The New York Daily News has weighed in on the ongoing saga of the 27th State Senate District special election, in which the two candidates wound up just a handful of votes apart (latest count has Republican David Storobin up by 118), and the Board of Elections’ anachronistic procedures turning it into a long, tedious slog.

For starters, the Board of Elections is tossing out votes on cruddy technicalities – a fine procedure when the margins are more vast, but in a neck-and-neck race, every vote counts. They’re also refusing to count paper ballots until they receive a court order.

Contrary to all fairness and equality — not to mention common sense — the board’s standard operating procedure uses differing approaches for determining whether a vote is validly cast.

When a voter fills in an oval beside a candidate’s name, the vote will be counted either by a scanner, assuming the machine works correctly, or by the board as workers inspect absentee ballots.

When a voter leaves an oval blank, but, say, circles a candidate’s name, the vote won’t be counted by a scanner — but will be counted if the board finds such a marking on an absentee ballot.

This probably happened in the Storobin-Fidler battle. The scanner tally lists 42 ballots on which voters filled in no choice — unlikely, as those people were dedicated enough to go to the polls to make a choice in the only race on the ballot.

Odds are they made a selection without filling in an oval. Their votes are, for now, lost, while similarly cast absentee ballots will be included. In such a supertight race, 42 ballots could be decisive.

The board will inspect all the paper ballots only if the margin ends up below .5%. With a total tally of about 21,000, that comes out to roughly anything more than 105 votes. Now, the preliminary margin is 118 votes. At that level, there would be no visual ballot inspection without a court order.

This is insanity.

Finally, whatever comes out of this mess, the Daily News doesn’t think anyone should trust the Board’s numbers, given that they already bungled the count on election night. They suggest the candidates file a request under the Freedom of Information Law for photos of each of the scanned ballots to ensure the numbers match.

We agree. New York City’s Board of Elections, proven to be inept time and time again, are not to be trusted. Lax enforcement of electioneering laws at poll sites, fouled preliminary counts and operating procedures more befitting the 17th Century than the 21st Century speak for themselves.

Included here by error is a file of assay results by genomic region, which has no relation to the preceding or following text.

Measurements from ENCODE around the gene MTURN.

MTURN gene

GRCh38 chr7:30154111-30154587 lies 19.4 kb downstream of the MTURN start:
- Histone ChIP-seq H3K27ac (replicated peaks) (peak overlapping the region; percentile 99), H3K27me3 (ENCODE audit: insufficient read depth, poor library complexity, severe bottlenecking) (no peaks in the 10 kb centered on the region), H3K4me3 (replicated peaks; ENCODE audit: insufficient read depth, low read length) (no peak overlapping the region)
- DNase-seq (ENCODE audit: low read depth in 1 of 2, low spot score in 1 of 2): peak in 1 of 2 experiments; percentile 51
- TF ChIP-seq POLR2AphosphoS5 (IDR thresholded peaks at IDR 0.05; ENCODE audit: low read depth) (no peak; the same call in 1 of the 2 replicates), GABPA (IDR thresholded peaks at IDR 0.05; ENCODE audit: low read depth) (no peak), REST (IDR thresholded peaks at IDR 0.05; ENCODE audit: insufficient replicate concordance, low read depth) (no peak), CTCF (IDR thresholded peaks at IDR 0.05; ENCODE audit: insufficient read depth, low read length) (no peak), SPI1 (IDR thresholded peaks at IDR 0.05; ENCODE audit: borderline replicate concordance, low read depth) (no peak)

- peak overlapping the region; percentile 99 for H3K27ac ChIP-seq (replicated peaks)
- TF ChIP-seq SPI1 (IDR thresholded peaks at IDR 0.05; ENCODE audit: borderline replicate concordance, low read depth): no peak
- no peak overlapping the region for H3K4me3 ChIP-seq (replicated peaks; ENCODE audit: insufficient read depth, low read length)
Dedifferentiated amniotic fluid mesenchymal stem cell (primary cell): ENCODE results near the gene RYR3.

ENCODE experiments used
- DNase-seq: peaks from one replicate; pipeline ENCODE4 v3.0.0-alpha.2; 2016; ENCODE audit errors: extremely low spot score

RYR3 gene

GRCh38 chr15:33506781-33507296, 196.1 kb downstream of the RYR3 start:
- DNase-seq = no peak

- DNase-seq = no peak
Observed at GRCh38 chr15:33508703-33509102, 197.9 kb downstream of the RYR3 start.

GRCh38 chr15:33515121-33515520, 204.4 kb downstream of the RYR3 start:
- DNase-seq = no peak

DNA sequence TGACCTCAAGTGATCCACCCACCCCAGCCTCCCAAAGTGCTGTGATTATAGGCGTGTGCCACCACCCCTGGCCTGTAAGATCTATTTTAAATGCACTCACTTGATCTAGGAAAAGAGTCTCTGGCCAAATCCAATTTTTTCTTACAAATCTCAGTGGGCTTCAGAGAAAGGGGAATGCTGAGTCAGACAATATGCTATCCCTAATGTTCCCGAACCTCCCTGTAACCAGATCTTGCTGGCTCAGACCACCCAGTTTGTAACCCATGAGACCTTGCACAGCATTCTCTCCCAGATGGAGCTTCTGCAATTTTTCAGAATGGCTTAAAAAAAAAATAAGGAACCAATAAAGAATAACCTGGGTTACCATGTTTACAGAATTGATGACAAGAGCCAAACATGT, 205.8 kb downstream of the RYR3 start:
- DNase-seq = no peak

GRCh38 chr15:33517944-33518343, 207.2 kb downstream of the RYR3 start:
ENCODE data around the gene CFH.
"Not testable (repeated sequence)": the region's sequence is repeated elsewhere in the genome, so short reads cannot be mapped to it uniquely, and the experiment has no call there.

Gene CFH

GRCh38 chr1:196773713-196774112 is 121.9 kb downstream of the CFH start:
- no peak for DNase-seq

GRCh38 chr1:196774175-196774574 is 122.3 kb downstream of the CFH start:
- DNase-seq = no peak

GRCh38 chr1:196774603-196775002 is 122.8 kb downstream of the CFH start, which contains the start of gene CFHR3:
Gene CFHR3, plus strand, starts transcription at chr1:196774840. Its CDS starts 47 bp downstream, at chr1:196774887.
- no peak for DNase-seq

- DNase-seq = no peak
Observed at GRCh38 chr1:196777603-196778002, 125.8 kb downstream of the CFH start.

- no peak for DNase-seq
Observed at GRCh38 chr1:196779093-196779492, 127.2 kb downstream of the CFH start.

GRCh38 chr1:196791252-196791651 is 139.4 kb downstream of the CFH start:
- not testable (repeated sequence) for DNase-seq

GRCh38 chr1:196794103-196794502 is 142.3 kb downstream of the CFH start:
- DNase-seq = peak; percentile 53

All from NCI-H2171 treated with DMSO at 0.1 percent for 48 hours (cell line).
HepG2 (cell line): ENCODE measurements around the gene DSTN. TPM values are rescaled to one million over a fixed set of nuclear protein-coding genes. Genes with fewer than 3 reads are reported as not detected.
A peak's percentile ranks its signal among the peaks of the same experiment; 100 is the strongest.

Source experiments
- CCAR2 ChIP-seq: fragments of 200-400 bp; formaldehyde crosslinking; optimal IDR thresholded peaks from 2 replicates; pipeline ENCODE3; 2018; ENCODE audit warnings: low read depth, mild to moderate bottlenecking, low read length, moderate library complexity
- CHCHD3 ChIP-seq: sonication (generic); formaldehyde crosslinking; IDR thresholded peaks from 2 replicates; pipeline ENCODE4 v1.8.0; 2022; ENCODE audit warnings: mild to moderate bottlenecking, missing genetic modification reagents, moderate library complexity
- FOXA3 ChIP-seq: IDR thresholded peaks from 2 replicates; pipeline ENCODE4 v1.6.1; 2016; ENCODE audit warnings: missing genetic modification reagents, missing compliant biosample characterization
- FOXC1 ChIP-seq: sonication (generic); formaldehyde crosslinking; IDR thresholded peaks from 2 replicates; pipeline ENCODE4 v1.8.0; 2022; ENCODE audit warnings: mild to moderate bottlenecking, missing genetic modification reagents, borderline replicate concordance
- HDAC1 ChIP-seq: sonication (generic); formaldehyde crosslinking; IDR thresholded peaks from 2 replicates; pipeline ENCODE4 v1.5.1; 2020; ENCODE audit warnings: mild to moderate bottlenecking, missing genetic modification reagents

The NYC Board of Elections needs real reform – not fancy new gadgets they don’t know how to use – and, in this race, every ballot ought to be counted, recounted and counted again based on the voter’s intention, not a computer’s ability to read it.

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CompStat reports are produced by the New York Police Department on a weekly basis. We summarize the week’s statistics for the 61st Precinct reports every Friday. The 61st Precinct is the police command responsible for Sheepshead Bay, Gravesend, Kings Highway, Homecrest, Madison, Manhattan Beach, and Gerritsen Beach.

Existing and proposed bicycle routes in Community Board 15. Dotted red lines are "potential bike routes." (Click to see the full map)

Community Board 15 Chairperson Theresa Scavo is blasting the city’s plan to add three new bicyle routes in the Sheepshead Bay area, saying it puts cyclists’ lives at risk.

The city’s master plan for bike lanes identifies Avenue Y, Avenue T and Avenue P as potential bike routes within the boundaries of Community Board 15. The exact paths of the bike routes are:

  • Avenue Y between Ocean Parkway and Knapp Street. Knapp Street is also a proposed bike route between Emmons Avenue and Gerritsen Avenue.
  • Avenue T between Stillwell Avenue (where it branches off to Bath Beach and Coney Island) and Gerritsen Avenue.
  • Avenue P between Stillwell Avenue (where it joins another proposed bike route heading up Bay Ridge Parkway) and Nostrand Avenue. At Kings Highway there is a proposed spur that runs up Kings Highway into Canarsie.

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Shot a little more than a year ago on March 15, 2011. Here are the technical deets:

Cops gathered at Stillwell Avenue station in Coney Island. Kodak BW400CN. Canon EOS 630. EF 35-80mm 1:4-5.6.

Photo by David Tan

We got a note from Bay Improvement Group President Steve Barrison telling us to check out their various gardens throughout the community, including the one above on Voorhies Avenue, across from the rear entrance to the train station.